See suprà, p. 456. The term has been explained before. See suprà, p. 206.—J. W. W.
And when Time calls, there's no excuse to stay."
Being PARTRIDGE's Farewell to his
SEE Paracelsus de Meteoris, c. 3, for his theory of " tenebriferous stars, by whose influence night is brought on, for that they do ray out darkness and obscurity upon the earth, as the sun does light."-SAUNDERS, 1686, December.
THERE could not, as BISHOP HACKET has shown (p. 1912), be a name of better omen than D. none which contained so large a number of happy significations, bearing a
2 This extract is worked up from Bishop Hacket's words, not quoted exactly.-J. W.Ŵ
similitude which will increase into many applications. It is animal fœcundum, a bird of a most teeming fertility; whether any that flies doth breed oftener I am not certain, I believe not many. Such fecundity then is always in a lively faith. It hath no gall, or, if Aristotle hath observed it better than others, so small a one that it can scarce be perceived; now the gall is the draught of cholerical matter in man's body, out of which distemper proceed anger, revenge, and malice. Notable, too, is this bird's harmlessness; it hath neither beak nor talons to tyrannize over smaller creatures, sine armis extra, sine felle intus. The smallest flies or gnats may hum about it, and take no harm, for it devours nothing wherein there is life. And it is a cleanly feeder; not pecking like crows and vultures upon carrion, but picking up grains of corn, and the purest fruits of the field. And it is a bird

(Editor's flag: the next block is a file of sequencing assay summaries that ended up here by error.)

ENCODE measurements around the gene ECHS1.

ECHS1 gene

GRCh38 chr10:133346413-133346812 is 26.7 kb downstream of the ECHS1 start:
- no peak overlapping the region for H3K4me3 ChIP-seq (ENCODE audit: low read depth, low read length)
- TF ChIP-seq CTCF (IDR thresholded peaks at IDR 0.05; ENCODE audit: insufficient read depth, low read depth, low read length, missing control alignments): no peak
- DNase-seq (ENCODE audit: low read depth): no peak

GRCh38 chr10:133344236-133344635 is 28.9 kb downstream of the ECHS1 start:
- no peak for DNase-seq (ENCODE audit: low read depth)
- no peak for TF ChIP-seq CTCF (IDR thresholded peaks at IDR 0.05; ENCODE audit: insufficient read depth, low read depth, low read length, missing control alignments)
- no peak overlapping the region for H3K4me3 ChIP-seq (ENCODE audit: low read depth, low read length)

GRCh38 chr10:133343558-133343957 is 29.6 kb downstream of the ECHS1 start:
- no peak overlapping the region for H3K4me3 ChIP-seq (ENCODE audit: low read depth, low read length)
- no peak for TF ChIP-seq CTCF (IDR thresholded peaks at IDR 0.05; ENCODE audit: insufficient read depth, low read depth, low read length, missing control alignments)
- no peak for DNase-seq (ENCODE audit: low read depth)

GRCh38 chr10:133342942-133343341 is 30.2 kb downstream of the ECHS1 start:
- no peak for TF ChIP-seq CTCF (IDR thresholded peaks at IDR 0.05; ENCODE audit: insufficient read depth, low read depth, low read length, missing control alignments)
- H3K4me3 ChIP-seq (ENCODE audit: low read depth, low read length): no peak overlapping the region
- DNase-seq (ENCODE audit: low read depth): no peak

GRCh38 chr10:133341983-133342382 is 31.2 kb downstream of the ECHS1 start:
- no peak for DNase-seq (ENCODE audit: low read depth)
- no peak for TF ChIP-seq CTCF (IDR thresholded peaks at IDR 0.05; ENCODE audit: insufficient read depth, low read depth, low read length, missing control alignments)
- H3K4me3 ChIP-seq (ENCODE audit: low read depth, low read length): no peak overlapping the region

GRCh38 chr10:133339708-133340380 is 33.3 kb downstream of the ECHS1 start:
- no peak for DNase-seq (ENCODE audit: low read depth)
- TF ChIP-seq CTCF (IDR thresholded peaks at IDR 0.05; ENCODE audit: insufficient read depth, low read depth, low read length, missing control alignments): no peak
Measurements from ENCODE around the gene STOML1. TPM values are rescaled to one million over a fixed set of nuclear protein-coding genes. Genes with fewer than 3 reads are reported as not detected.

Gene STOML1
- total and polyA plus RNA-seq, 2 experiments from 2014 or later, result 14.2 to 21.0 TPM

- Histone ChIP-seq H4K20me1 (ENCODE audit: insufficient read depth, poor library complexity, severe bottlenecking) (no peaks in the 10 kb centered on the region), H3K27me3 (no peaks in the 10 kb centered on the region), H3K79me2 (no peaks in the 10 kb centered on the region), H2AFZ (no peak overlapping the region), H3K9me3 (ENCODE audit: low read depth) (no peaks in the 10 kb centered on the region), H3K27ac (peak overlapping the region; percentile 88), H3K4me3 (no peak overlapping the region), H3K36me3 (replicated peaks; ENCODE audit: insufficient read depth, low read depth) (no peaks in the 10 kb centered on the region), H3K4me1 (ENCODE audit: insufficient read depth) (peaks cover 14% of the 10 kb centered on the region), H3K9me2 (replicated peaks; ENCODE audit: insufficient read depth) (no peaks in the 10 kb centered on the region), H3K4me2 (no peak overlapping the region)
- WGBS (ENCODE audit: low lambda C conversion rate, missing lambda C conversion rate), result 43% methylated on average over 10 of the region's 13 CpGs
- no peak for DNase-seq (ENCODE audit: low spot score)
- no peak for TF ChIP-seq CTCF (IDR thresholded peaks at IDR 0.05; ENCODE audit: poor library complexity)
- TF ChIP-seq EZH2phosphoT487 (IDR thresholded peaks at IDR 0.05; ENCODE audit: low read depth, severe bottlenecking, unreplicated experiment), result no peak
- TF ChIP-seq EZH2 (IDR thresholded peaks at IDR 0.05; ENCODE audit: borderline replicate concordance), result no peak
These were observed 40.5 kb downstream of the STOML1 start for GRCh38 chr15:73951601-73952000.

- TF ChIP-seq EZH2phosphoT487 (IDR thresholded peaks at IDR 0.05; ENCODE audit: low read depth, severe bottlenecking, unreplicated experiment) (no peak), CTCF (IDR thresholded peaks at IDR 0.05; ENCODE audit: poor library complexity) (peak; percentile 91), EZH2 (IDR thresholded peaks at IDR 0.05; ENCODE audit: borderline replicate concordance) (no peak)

of strong flight.
It is impossible to teach a dove to sing a cheerful tune, for Nature hath engrafted in it a solemn mourning, gemitus pro cantu. Here the parallel failed in D.'s case.
"SUCH wits as delighted in holy ingenuity have applied the several parts of Christ's merits and sufferance and passion unto us in the notions of physic and chirurgery. There was no disease of sin whereof we were not sick, there was no kind of cure to be invented which was not practised to restore us." But the conceit is pursued in a manner rather to cause displeasure than edification.-BISHOP HACKET, p. 241.